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Laurel wilt disease: An exceptional Black Swan event.
J. A. SMITH (1), R. C. Ploetz (2), J. Hulcr (1), J. McCutcheon (3), T. J. Dreaden (1), M. A. Hughes (1), D. Spence (4), K. Shin (1), S. Inch (5), J. Ploetz (2), A. Campbell (6). (1) School of Forest Resources and Conservation, University of Florida, Gainesville, FL, U.S.A.; (2) Tropical Research and Education Center, University of Florida, Homestead, FL, U.S.A.; (3) University of Montana, MIssoula, MT, U.S.A.; (4) Florida Native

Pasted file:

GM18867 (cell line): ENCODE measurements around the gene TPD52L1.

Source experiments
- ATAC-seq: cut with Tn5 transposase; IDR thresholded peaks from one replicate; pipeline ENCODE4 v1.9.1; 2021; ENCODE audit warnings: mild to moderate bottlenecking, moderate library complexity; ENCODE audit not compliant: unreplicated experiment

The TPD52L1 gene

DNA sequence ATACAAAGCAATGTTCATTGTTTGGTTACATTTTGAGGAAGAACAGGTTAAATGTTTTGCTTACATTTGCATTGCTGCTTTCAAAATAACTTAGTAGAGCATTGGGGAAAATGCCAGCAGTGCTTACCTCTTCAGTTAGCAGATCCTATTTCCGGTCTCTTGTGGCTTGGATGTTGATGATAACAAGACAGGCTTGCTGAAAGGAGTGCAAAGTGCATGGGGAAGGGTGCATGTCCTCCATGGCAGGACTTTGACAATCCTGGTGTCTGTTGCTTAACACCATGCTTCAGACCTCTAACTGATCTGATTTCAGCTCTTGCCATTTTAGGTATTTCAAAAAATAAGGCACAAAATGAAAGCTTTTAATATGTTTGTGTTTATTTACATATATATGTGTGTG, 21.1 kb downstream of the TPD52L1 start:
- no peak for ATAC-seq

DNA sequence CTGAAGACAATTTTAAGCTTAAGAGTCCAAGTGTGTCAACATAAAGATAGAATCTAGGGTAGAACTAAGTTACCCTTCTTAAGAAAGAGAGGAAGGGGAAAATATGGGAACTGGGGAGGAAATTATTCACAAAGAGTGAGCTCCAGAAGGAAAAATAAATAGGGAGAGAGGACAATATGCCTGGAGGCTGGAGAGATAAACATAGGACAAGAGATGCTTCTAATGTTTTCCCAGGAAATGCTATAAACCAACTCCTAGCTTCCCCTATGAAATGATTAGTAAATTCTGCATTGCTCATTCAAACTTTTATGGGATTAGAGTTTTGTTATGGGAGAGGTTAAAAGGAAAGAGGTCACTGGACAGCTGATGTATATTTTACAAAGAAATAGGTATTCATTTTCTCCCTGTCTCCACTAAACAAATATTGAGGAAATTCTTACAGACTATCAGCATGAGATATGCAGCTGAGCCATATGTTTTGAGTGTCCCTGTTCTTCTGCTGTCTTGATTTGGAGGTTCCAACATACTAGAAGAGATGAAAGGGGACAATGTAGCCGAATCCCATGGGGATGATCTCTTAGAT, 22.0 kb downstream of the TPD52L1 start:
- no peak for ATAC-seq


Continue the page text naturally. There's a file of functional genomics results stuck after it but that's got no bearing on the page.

Ambrosia beetles normally attack weak or dying trees where they cultivate and feed on their typically non-pathogenic fungal symbionts. Native and cultivated trees in the Lauraceae in the southeastern US are being devastated by laurel wilt (LW), caused by the exotic fungal pathogen, <i>Raffaelea lauricola</i> which is transmitted to trees by the Asian redbay ambrosia beetle (<i>Xyleborus glabratus</i>). In little more than a decade, LW has killed hundreds of millions of redbay trees and threatens the avocado industries in Florida (valued at > $60 million/year) and California ($400 million). The pathogen is unique since it is highly virulent to host trees, with as few as 100 conidia being sufficient to induce disease. Microscopic observations and studies with secondary metabolites indicate that hosts over-react to the presence of the pathogen leading to vascular dysfunction, but toxins are likely not involved in pathogenesis. Genetic analyses of <i>R. lauricola</i> indicate that a single clone occurs in the USA and comparisons of microsattelite loci of the pathogen in the USA indicate a close match with isolates in Taiwan. Lateral transfer of the pathogen to other ambrosia beetle species has been observed in Florida. Strategies to manage LW focus on use of systemic fungicides, early detection and sanitation in avocado orchards and host resistance. Genomic analyses <i>R. lauricola</i> and closely related, nonpathogenic fungal species are underway to elucidate modes of pathogenicity.

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